Corona Virus Quarantine Day #189: History Repeats Itself: September 25, 2020:
Today in my history class we were discussing the Treaty of Versailles, which was the treaty that ended WWI. For us historians, we know that this treaty was an enormous failure on many levels and that it created more problems than it solved.
We were reading documents that were discussing the treaty and when we read the following document it led the best discussion. Below is the document….
|Today’s artist lives in an era of dissolution, without guidance. He stands alone. The old forms are in ruins, the benumbed world is shaken up, the old human spirit is invalidated and in flux toward a new form. We float in space and cannot yet perceive the new order. Recollections from an architect on the postwar scene, mid-1920s|
After reading it and trying to figure out what it meant in regards to the shortcomings of this treaty, I asked them if they felt people living today could relate to anything this author was saying.
To this, a 15-year old boy replied, “if you didn’t know it was written in 1920 it sounds like the author is talking about today’s world.”
Wow. Insightful, I thought. So I asked a follow up question, why does it sound like the author is talking about today’s world?
A few more hands went up.
Things were said like:
“2020 seems like it’s own version of war, there is so much going on.”
“The author says things are in ruin and the benumbed world is shaken up…that sounds a lot like right now. Things are really shaken up.”
Ok, those are great points.
So another question, why does the world seem so shaken up?
“Corona virus” one student replied.
“Race relations,” another student said.
“The economy is a mess because so many people have lost their jobs because of corona virus,” said another student.
“The election has everyone fighting, when the author says the thing about floating in space, that’s what 2020 feels like. Everything is unknown.” WOW! I couldn’t agree more with this one.
We went on to talk about how, in the kids’ words, “the world seems to have lost its way.” Kids pointed out how people are only seem to be looking out for themselves, instead of others.” This one got me. This is a pet peeve of mine. I think this can also be tied to the never ending mask debate (which we won’t get into here).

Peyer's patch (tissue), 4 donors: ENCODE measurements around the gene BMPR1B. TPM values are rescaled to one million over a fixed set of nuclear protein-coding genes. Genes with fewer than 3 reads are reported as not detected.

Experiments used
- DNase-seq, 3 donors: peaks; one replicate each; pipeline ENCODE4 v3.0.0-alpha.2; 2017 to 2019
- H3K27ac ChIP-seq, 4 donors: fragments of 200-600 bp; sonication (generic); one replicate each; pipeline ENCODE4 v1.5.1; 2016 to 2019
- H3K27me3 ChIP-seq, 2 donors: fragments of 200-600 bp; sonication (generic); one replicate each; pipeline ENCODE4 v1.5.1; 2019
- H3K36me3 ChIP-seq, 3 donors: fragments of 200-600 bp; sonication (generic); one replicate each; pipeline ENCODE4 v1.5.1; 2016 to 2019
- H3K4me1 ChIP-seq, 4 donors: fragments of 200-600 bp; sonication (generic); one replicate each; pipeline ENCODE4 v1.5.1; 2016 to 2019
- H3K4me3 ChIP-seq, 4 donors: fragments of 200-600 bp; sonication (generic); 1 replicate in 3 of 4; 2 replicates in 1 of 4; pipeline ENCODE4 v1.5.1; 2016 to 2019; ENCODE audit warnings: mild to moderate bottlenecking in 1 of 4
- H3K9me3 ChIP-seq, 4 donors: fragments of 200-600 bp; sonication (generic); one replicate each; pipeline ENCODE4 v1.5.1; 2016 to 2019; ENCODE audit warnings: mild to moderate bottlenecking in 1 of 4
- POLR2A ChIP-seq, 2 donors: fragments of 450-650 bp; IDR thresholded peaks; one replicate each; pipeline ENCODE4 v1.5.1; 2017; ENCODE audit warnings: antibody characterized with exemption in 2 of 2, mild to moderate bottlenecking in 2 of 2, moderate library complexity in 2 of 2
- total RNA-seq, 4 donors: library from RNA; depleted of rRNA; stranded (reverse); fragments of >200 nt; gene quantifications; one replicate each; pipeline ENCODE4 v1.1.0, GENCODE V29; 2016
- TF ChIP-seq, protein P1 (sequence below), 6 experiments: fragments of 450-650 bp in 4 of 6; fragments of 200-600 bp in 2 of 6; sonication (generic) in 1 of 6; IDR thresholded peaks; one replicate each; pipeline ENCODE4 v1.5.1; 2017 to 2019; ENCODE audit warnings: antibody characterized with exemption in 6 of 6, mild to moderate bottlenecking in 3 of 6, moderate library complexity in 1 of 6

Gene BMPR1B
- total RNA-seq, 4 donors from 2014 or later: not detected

I was so excited to be able to have a conversation of this nature with my class and in person. These conversations are simply not a thing online. I was so excited to know that these kids are thinking about what’s going on in the world around them. While only a few young people were brave enough to share these thoughts, I could tell by the mood and pulse of the room, so many others felt or thought the same things.
I am tired. This school year has been hard. On everyone. I am feeling it personally, professionally and with my own children. We are all trying to do the best we can. I am hopeful that we will get in a rhythm and things will get easier.
But these kids are right…things do seem shaken up…people do seem numb…the world seems to have lost its way and things do really seem to be floating in space.
I pray that things will improve and that our nation can find some peace.
I pray that people will stop accepting violence, rage and destruction as a form of expression. This isn’t helping anyone find their way.
I pray that the corona virus goes away or we find a safe vaccination soon. The virus really has changed all that we find “normal” and it’s taking its toll on everyone.
I pray that this election doesn’t tear our nation apart even more.
I pray our world and the people in it will find their way.
I will always believe there is more good than bad in this world. Sometimes, we just have to dig a little deeper to find it, because let’s be honest, good doesn’t seem to sell, so we don’t see it out there as much as we should.
I left my classroom today feeling so energized, feeling like maybe, I got their wheels turning a little bit. At the very least they know a little more about what’s going on in the world around them and they saw, even if for that brief discussion, the value in learning and studying history. It. Felt. So. Good.